Ordinarily, if money can’t fix the problem, we imagine that equitable remedies might. Indeed, the Model Terms provide that buyer may obtain an injunction and, perhaps more controversially, require the supplier to remove employees or subcontractors. [Model Terms § 5.3 b. & c.]. While there may be much to be said for specific performance under ordinary circumstances, courts are unlikely to consider KSR terms ordinary in this respect.
True, a court might try to shut a breaching supplier down. But it is hard to see how that really helps the buyer. The buyer presumably wants the supplier’s goods—it just wants them produced in a certain way.
All of this suggests that KSR terms will present examples of what Danzig calls the “capability problem”—the very limited power that courts have to provide meaningful remedies that cannot simply be cashed out.
Of course, there is another, more cynical view, which is that parties to these terms may not care about enforcing the human rights features (i.e., Schedule P), and so won’t even try to obtain a remedy for their breach. Rather, they care about the liability limitation features. Although damages for reputational (and similar) harm may be difficult to measure, indemnification for costs of litigating with workers who claim to be third party beneficiaries won’t. In the unlikely event the buyer pays out, it simply collects that amount from the breaching supplier.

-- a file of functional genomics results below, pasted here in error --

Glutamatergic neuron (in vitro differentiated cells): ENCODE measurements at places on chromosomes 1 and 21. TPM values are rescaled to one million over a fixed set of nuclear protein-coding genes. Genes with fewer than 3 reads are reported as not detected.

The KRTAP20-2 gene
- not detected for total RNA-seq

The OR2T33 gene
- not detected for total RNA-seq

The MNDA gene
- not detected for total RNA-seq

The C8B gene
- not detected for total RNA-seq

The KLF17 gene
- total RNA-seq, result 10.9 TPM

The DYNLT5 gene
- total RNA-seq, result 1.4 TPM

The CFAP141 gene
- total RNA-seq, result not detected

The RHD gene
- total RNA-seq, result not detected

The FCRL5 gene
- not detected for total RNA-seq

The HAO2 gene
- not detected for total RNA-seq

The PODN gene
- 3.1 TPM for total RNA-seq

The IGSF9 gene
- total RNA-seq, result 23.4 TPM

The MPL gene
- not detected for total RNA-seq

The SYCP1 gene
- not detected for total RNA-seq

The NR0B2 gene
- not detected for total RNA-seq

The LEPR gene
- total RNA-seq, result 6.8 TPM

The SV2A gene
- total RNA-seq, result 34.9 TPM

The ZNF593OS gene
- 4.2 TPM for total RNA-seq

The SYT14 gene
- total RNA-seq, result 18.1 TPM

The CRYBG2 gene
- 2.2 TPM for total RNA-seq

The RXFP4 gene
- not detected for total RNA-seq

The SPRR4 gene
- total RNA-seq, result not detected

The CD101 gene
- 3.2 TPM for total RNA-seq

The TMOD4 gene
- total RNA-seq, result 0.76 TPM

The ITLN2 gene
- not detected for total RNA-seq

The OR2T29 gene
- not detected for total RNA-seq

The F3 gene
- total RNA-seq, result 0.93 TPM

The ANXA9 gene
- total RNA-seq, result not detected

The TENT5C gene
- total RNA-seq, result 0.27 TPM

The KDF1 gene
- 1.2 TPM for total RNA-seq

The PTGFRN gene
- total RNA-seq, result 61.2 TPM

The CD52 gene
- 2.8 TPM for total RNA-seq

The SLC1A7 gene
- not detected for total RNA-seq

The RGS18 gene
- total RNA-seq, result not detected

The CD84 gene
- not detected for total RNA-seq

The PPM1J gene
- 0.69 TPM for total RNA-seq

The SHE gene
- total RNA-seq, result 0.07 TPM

On this view, KSR would not change behavior in the supply chain so much as limit exposure for buyers. Unenforceable human rights terms would smuggle in enforceable hold-harmless terms, with the possible bonus of PC/PR points for the buyer.
True, the ability to push liability back down the chain may permit, indirectly, what TPB doctrine (and the Model Terms disclaimer) forbid, directly. But, how much is that worth–to buyer or supplier? Would the Model Terms’ indemnification pick up voluntary reputation-redeeming payments, like those Zara made? Or, would it deter them, because future Zaras would rather be sued (to assure indemnification) than to take the chance on cosmetic generosity?
It is hard to know today whether a rosier or more cynical view is appropriate. My hunch is that most companies, like most people, are neither purely altruistic nor purely cynical. They are somewhere in between, and the interesting questions will involve the role (if any) that contract plays in finding the socially appropriate point in that continuum, and what “socially appropriate” means. These are questions I hope to take up in my next posts on this.